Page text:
Denver Columbus Day Parade Scrapped To Avoid Conflict

City Denies Group's Permit; Terrorist Fundraiser Planned Instead

Denver officials denied a permit for a second Columbus Day parade, and the people who asked for it said they had decided to hold a fundraiser for terrorism victims instead.

Public Safety Manager Ari Zavaras denied the permit request last week, saying the previously approved parade would draw protests and and he did not want police to have to deal with two events. Both would have been on Oct. 8.

The Denver Columbus Day Parade Committee, which sought the second permit, said it had scrapped its parade plan and would sell sausage sandwiches to raise money for New York police and firefighters who were victims of the Sept. 11 terrorist attacks. The group also plans a blood drive.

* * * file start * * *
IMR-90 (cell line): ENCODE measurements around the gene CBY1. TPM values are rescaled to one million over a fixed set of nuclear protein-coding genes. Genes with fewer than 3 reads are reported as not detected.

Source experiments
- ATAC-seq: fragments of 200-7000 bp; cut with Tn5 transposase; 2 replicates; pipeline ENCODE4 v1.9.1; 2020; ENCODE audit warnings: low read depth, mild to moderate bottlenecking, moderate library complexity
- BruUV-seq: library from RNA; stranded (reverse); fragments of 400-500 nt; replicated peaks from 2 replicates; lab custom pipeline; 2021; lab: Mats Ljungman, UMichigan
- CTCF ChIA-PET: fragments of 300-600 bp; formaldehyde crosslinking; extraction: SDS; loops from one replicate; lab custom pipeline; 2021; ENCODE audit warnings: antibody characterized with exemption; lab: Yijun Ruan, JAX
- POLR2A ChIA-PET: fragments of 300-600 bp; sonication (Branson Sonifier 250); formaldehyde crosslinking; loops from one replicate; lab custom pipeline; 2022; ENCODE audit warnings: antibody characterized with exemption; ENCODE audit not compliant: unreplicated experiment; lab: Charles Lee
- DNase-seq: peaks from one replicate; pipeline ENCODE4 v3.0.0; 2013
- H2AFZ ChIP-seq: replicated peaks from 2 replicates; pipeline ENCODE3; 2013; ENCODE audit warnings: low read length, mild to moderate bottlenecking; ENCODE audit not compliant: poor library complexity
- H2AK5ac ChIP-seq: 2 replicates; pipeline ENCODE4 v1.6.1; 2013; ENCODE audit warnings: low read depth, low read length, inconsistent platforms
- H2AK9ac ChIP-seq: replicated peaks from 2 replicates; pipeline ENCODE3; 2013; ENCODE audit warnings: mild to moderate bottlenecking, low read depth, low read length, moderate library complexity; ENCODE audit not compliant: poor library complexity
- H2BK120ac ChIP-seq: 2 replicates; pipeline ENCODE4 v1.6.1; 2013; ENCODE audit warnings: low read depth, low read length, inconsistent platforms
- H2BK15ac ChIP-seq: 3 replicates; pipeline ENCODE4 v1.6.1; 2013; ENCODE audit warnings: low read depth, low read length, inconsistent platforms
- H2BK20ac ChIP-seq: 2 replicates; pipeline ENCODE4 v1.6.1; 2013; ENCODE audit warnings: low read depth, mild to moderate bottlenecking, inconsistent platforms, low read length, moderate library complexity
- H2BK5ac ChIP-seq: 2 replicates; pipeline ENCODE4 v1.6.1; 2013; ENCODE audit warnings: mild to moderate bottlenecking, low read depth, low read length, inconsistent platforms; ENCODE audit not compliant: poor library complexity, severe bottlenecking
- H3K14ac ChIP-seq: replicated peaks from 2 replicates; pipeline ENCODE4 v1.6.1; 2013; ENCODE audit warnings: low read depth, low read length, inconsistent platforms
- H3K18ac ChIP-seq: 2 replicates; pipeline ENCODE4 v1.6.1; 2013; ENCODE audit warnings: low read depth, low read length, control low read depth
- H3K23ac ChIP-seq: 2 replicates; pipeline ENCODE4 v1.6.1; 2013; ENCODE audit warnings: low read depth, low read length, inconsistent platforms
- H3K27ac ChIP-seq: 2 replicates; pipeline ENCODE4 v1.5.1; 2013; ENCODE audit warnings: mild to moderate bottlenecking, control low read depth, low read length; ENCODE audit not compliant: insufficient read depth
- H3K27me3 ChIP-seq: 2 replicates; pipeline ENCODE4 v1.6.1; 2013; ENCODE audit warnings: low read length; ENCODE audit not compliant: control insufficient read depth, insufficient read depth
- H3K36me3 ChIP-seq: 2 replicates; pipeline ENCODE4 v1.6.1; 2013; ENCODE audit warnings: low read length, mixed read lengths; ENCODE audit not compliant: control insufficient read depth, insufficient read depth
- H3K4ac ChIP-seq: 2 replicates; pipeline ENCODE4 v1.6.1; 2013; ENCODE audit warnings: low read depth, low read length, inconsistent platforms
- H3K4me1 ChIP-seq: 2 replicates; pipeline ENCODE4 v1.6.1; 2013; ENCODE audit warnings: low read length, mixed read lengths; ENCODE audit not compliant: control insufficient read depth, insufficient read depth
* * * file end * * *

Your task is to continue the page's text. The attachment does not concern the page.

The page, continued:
"We, the Italian community, will celebrate Columbus Day 2001 united in prayer with all Americans in support of our country. God bless America," state senator Alice Nichol said.

"We don't need to have any controversy on our streets right now," said George Vendegnia, a member of the committee.

Vendegnia was part of the group organizing the first parade but left because of differences over including "Italian Pride" in the name. Vendegnia wanted the parade to be named only after Columbus.

Last year's parade drew protesters who said Columbus committed genocide and was a slave trader. Police arrested 140 people but charges were dropped against most.

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